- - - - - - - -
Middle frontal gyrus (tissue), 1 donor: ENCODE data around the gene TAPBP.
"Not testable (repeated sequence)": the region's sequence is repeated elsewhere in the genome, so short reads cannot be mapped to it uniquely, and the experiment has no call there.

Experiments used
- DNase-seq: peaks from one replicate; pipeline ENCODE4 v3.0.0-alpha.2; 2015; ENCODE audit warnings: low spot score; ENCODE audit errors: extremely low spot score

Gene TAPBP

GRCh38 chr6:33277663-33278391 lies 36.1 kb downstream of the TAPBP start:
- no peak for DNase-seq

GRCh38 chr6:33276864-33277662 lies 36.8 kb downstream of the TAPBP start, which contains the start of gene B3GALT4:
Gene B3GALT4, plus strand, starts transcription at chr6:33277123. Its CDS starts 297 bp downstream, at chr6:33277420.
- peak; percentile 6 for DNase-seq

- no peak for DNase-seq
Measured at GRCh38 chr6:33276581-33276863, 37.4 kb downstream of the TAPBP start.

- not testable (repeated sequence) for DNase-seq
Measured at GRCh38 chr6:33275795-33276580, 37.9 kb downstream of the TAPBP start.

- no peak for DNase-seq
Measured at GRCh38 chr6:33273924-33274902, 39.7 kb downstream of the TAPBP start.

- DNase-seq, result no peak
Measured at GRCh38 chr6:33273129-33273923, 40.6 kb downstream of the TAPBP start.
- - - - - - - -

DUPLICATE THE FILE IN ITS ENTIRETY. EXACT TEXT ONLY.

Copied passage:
Middle frontal gyrus (tissue), 1 donor: ENCODE data around the gene TAPBP.
"Not testable (repeated sequence)": the region's sequence is repeated elsewhere in the genome, so short reads cannot be mapped to it uniquely, and the experiment has no call there.

Experiments used
- DNase-seq: peaks from one replicate; pipeline ENCODE4 v3.0.0-alpha.2; 2015; ENCODE audit warnings: low spot score; ENCODE audit errors: extremely low spot score

Gene TAPBP

GRCh38 chr6:33277663-33278391 lies 36.1 kb downstream of the TAPBP start:
- no peak for DNase-seq

GRCh38 chr6:33276864-33277662 lies 36.8 kb downstream of the TAPBP start, which contains the start of gene B3GALT4:
Gene B3GALT4, plus strand, starts transcription at chr6:33277123. Its CDS starts 297 bp downstream, at chr6:33277420.
- peak; percentile 6 for DNase-seq

- no peak for DNase-seq
Measured at GRCh38 chr6:33276581-33276863, 37.4 kb downstream of the TAPBP start.

- not testable (repeated sequence) for DNase-seq
Measured at GRCh38 chr6:33275795-33276580, 37.9 kb downstream of the TAPBP start.

- no peak for DNase-seq
Measured at GRCh38 chr6:33273924-33274902, 39.7 kb downstream of the TAPBP start.

- DNase-seq, result no peak
Measured at GRCh38 chr6:33273129-33273923, 40.6 kb downstream of the TAPBP start.